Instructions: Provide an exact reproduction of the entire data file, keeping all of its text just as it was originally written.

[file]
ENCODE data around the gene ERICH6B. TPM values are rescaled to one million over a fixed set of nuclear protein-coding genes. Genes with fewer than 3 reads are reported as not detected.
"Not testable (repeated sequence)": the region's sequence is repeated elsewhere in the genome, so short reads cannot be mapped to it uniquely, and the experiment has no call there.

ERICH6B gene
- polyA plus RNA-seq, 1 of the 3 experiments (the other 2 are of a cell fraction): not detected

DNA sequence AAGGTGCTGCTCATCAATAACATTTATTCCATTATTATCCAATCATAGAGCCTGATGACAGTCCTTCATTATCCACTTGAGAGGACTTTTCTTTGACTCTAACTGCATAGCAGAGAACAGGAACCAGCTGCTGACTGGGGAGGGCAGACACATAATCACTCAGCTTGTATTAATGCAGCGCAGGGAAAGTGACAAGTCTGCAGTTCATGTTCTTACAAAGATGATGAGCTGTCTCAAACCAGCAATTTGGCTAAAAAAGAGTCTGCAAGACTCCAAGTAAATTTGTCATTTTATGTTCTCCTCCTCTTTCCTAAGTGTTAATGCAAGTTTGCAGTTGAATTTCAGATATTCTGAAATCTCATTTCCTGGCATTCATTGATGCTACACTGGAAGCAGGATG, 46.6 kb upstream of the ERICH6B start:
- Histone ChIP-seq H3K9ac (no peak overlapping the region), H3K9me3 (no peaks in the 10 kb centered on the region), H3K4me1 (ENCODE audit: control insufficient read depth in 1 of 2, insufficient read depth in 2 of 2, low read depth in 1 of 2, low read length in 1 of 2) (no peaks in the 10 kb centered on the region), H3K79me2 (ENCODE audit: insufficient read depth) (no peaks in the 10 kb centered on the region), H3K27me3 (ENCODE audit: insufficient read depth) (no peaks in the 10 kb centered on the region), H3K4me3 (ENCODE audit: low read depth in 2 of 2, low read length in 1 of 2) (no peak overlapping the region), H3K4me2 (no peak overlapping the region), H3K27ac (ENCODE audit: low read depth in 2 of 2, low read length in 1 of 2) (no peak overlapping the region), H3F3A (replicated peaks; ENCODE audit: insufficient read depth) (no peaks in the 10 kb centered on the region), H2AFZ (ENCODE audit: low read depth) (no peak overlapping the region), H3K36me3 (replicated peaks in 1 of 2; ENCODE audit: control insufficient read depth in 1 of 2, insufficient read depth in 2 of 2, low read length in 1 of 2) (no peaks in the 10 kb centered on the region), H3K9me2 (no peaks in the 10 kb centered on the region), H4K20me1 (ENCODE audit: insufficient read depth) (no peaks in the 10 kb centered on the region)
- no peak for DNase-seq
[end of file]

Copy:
ENCODE data around the gene ERICH6B. TPM values are rescaled to one million over a fixed set of nuclear protein-coding genes. Genes with fewer than 3 reads are reported as not detected.
"Not testable (repeated sequence)": the region's sequence is repeated elsewhere in the genome, so short reads cannot be mapped to it uniquely, and the experiment has no call there.

ERICH6B gene
- polyA plus RNA-seq, 1 of the 3 experiments (the other 2 are of a cell fraction): not detected

DNA sequence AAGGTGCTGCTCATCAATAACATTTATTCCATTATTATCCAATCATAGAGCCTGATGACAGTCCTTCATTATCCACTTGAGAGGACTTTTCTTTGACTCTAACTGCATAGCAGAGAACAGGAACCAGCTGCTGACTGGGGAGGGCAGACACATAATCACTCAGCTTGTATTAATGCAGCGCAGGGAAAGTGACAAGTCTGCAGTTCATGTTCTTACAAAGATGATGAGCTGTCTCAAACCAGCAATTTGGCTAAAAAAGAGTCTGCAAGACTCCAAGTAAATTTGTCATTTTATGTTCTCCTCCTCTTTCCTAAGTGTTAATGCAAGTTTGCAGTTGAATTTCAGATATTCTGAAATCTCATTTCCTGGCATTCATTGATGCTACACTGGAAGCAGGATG, 46.6 kb upstream of the ERICH6B start:
- Histone ChIP-seq H3K9ac (no peak overlapping the region), H3K9me3 (no peaks in the 10 kb centered on the region), H3K4me1 (ENCODE audit: control insufficient read depth in 1 of 2, insufficient read depth in 2 of 2, low read depth in 1 of 2, low read length in 1 of 2) (no peaks in the 10 kb centered on the region), H3K79me2 (ENCODE audit: insufficient read depth) (no peaks in the 10 kb centered on the region), H3K27me3 (ENCODE audit: insufficient read depth) (no peaks in the 10 kb centered on the region), H3K4me3 (ENCODE audit: low read depth in 2 of 2, low read length in 1 of 2) (no peak overlapping the region), H3K4me2 (no peak overlapping the region), H3K27ac (ENCODE audit: low read depth in 2 of 2, low read length in 1 of 2) (no peak overlapping the region), H3F3A (replicated peaks; ENCODE audit: insufficient read depth) (no peaks in the 10 kb centered on the region), H2AFZ (ENCODE audit: low read depth) (no peak overlapping the region), H3K36me3 (replicated peaks in 1 of 2; ENCODE audit: control insufficient read depth in 1 of 2, insufficient read depth in 2 of 2, low read length in 1 of 2) (no peaks in the 10 kb centered on the region), H3K9me2 (no peaks in the 10 kb centered on the region), H4K20me1 (ENCODE audit: insufficient read depth) (no peaks in the 10 kb centered on the region)
- no peak for DNase-seq